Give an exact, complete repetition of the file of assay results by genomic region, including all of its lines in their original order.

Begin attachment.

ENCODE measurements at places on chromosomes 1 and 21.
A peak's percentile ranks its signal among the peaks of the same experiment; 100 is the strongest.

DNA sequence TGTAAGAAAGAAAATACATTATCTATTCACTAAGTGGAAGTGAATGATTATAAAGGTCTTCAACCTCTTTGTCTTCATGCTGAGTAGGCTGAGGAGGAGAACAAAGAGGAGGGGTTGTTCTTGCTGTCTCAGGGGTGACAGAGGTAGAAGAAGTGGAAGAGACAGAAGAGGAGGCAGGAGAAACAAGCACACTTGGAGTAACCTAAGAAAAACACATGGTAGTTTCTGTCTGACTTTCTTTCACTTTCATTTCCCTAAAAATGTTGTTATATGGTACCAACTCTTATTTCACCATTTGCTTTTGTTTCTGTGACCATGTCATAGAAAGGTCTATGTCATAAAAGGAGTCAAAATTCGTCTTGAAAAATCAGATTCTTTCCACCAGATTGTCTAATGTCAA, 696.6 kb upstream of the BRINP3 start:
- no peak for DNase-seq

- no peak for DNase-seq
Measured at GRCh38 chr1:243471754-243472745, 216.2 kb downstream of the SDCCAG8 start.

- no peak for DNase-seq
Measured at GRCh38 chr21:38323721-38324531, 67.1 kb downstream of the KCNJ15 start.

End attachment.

ENCODE measurements at places on chromosomes 1 and 21.
A peak's percentile ranks its signal among the peaks of the same experiment; 100 is the strongest.

DNA sequence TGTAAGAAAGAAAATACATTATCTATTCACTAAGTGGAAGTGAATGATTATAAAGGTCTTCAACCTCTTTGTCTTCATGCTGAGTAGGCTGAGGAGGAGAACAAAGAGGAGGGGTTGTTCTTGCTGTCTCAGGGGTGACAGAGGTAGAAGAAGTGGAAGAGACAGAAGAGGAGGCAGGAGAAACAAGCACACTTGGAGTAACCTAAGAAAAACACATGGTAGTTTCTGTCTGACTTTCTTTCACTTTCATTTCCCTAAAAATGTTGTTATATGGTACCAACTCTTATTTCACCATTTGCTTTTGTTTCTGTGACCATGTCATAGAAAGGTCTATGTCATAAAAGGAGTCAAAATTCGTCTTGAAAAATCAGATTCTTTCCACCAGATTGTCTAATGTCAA, 696.6 kb upstream of the BRINP3 start:
- no peak for DNase-seq

- no peak for DNase-seq
Measured at GRCh38 chr1:243471754-243472745, 216.2 kb downstream of the SDCCAG8 start.

- no peak for DNase-seq
Measured at GRCh38 chr21:38323721-38324531, 67.1 kb downstream of the KCNJ15 start.